Hillybilly Elegy by J.D. Vance Reviewed by Connie Nordhielm Wooldridge

Hillybilly Elegy by J. D. Vance; HarperCollins, 2016. 264 pages; $27.99 (hardcover); reading level: adult.

This is a “travelogue” in the spirit of The Glass Castle by Jeannette Walls. Our tour guide is James Donald/David Bowman/Hamel/Vance (the names reflecting the revolving door of fathers in the author’s life). Writing his memoir at the tender age of thirty-one, Vance takes us from his birth into a family of Kentucky hillbillies transplanted to Middleton, Ohio, to his unlikely graduation from Yale Law School. His embrace of two conflicting cultures (he’s a hillbilly at heart who’s learned to eat dinner with multiple forks) enables him to write about his kinfolk with an honesty that is unswervingly critical and warmly generous in the same breath. He writes for readers in the multiple-fork culture. He wants us to understand, he says, the “psychological impact…of spiritual and material poverty”; he wants us to understand how the American Dream looks to people in the “holler”; he wants us to understand that for himself and others who were “lucky enough to live the American Dream, the demons of the life we left behind continue to chase us.” Few will come away from this book without an enlarged sensibility toward a band of “foreigners” who might live no more than a stone’s throw down the road.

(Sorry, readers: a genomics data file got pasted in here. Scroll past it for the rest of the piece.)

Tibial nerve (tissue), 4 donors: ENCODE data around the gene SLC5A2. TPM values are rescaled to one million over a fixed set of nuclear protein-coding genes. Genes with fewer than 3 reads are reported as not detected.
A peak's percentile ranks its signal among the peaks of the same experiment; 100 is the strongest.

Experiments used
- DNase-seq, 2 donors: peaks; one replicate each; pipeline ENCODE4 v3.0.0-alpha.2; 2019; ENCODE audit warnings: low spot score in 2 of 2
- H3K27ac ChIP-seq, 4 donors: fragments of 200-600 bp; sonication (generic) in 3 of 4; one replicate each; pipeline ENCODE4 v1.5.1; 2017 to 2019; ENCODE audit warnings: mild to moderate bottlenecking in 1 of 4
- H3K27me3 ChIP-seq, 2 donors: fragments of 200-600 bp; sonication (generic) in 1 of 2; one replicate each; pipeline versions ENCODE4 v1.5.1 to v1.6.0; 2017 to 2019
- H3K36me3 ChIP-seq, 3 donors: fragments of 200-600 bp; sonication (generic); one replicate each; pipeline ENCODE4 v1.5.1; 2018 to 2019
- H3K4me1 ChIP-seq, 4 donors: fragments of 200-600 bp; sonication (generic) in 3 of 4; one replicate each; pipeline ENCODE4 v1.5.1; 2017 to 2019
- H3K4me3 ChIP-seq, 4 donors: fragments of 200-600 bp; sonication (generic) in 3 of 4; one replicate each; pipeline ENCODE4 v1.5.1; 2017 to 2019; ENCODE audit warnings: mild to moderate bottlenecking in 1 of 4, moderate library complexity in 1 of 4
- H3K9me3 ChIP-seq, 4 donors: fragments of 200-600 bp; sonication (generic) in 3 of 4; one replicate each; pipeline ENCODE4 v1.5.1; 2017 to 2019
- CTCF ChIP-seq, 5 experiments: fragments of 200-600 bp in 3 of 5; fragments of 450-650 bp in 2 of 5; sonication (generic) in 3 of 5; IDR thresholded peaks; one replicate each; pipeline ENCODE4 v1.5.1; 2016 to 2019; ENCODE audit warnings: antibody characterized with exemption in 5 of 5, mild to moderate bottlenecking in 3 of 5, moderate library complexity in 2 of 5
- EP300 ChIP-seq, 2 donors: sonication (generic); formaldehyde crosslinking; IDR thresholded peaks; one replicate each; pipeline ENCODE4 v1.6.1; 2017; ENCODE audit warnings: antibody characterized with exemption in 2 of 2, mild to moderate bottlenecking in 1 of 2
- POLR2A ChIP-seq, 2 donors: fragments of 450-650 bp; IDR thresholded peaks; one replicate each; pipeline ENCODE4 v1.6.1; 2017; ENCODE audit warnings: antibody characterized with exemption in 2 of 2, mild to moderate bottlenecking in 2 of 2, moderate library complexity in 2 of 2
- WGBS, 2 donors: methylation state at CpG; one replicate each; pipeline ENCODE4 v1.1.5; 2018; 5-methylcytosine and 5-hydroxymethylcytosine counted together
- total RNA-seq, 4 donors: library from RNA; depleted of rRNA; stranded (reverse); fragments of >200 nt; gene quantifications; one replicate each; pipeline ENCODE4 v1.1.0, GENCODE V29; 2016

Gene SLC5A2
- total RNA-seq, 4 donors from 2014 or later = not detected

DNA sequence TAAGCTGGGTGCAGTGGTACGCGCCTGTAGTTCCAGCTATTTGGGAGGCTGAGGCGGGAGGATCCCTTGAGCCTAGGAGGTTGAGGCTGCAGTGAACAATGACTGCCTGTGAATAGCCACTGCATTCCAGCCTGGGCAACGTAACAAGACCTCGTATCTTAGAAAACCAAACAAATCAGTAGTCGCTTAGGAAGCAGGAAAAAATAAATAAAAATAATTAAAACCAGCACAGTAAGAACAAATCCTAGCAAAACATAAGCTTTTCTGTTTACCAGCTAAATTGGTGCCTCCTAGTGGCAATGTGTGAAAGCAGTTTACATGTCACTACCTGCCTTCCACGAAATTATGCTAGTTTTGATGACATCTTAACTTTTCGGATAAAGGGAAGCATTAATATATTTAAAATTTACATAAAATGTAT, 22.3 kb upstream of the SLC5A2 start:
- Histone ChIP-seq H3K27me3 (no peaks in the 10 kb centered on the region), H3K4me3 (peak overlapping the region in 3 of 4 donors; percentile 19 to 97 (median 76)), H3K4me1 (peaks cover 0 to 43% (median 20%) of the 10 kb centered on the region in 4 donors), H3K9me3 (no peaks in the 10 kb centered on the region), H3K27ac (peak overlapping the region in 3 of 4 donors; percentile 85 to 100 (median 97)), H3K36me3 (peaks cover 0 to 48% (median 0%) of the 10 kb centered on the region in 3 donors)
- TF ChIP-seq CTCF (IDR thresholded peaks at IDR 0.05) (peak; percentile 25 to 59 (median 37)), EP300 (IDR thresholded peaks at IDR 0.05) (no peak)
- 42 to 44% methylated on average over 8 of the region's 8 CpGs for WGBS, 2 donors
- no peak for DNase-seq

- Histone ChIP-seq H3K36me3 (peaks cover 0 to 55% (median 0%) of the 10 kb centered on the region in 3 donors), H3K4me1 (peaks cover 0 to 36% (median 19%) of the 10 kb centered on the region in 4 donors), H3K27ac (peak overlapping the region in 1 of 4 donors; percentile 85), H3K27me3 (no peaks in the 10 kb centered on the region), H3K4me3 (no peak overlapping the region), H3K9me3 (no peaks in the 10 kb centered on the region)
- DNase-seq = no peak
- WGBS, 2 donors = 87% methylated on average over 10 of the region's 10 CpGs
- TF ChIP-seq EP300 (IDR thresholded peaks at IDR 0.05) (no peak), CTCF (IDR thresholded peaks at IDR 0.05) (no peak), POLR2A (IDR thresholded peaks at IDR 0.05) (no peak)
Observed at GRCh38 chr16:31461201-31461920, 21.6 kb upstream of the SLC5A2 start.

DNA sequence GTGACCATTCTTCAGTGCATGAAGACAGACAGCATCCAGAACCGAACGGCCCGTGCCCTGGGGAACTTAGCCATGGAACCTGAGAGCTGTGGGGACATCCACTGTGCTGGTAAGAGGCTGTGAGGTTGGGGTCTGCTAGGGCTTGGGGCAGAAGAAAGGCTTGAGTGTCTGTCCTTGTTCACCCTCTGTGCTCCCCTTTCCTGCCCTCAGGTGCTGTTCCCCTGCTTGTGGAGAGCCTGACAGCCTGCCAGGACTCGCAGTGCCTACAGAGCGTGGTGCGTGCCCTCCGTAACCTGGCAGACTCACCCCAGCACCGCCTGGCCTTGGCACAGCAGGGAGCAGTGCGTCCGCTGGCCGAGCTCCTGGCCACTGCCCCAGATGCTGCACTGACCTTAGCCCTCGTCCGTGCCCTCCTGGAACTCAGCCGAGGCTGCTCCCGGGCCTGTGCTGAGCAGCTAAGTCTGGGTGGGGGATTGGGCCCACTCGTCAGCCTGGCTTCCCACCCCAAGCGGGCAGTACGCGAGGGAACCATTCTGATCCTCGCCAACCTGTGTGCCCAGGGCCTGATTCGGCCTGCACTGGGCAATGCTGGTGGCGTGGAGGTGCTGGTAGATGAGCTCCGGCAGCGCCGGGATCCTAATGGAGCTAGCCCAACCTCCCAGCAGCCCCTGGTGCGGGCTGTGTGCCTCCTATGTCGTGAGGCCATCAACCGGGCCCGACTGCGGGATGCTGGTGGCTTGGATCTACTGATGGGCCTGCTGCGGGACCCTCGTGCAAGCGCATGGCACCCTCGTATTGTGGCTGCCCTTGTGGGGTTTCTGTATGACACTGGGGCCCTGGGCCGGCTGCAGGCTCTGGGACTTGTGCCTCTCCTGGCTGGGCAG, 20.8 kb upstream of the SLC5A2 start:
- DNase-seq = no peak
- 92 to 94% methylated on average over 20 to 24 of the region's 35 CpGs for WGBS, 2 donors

Connie Nordhielm Wooldridge, Author

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